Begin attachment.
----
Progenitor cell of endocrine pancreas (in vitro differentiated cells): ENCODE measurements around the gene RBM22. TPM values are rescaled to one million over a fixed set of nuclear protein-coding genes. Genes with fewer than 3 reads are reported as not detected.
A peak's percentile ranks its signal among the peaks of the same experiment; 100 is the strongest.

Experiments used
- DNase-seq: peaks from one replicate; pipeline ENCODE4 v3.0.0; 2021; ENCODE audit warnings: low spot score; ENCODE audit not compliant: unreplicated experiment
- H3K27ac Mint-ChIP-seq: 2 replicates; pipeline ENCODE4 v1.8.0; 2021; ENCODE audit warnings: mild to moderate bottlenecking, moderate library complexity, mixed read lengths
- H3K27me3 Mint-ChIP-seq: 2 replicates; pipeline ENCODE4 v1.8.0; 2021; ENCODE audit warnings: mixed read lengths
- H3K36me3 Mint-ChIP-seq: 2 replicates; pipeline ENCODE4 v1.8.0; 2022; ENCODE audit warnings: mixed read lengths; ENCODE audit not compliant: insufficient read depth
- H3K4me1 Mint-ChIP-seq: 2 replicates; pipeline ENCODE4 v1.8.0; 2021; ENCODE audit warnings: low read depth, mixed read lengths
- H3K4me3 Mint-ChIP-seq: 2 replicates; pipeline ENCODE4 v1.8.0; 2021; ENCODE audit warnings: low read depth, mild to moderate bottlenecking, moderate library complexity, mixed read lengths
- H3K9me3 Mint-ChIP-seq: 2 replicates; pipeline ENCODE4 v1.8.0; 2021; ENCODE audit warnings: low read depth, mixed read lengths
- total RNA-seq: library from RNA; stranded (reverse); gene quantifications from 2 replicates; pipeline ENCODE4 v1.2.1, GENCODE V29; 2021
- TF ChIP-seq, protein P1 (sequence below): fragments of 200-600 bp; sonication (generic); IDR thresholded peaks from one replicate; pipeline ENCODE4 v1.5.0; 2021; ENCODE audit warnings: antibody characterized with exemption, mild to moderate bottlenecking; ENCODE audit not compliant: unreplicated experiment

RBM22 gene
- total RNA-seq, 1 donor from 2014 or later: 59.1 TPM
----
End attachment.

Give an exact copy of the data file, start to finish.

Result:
Progenitor cell of endocrine pancreas (in vitro differentiated cells): ENCODE measurements around the gene RBM22. TPM values are rescaled to one million over a fixed set of nuclear protein-coding genes. Genes with fewer than 3 reads are reported as not detected.
A peak's percentile ranks its signal among the peaks of the same experiment; 100 is the strongest.

Experiments used
- DNase-seq: peaks from one replicate; pipeline ENCODE4 v3.0.0; 2021; ENCODE audit warnings: low spot score; ENCODE audit not compliant: unreplicated experiment
- H3K27ac Mint-ChIP-seq: 2 replicates; pipeline ENCODE4 v1.8.0; 2021; ENCODE audit warnings: mild to moderate bottlenecking, moderate library complexity, mixed read lengths
- H3K27me3 Mint-ChIP-seq: 2 replicates; pipeline ENCODE4 v1.8.0; 2021; ENCODE audit warnings: mixed read lengths
- H3K36me3 Mint-ChIP-seq: 2 replicates; pipeline ENCODE4 v1.8.0; 2022; ENCODE audit warnings: mixed read lengths; ENCODE audit not compliant: insufficient read depth
- H3K4me1 Mint-ChIP-seq: 2 replicates; pipeline ENCODE4 v1.8.0; 2021; ENCODE audit warnings: low read depth, mixed read lengths
- H3K4me3 Mint-ChIP-seq: 2 replicates; pipeline ENCODE4 v1.8.0; 2021; ENCODE audit warnings: low read depth, mild to moderate bottlenecking, moderate library complexity, mixed read lengths
- H3K9me3 Mint-ChIP-seq: 2 replicates; pipeline ENCODE4 v1.8.0; 2021; ENCODE audit warnings: low read depth, mixed read lengths
- total RNA-seq: library from RNA; stranded (reverse); gene quantifications from 2 replicates; pipeline ENCODE4 v1.2.1, GENCODE V29; 2021
- TF ChIP-seq, protein P1 (sequence below): fragments of 200-600 bp; sonication (generic); IDR thresholded peaks from one replicate; pipeline ENCODE4 v1.5.0; 2021; ENCODE audit warnings: antibody characterized with exemption, mild to moderate bottlenecking; ENCODE audit not compliant: unreplicated experiment

RBM22 gene
- total RNA-seq, 1 donor from 2014 or later: 59.1 TPM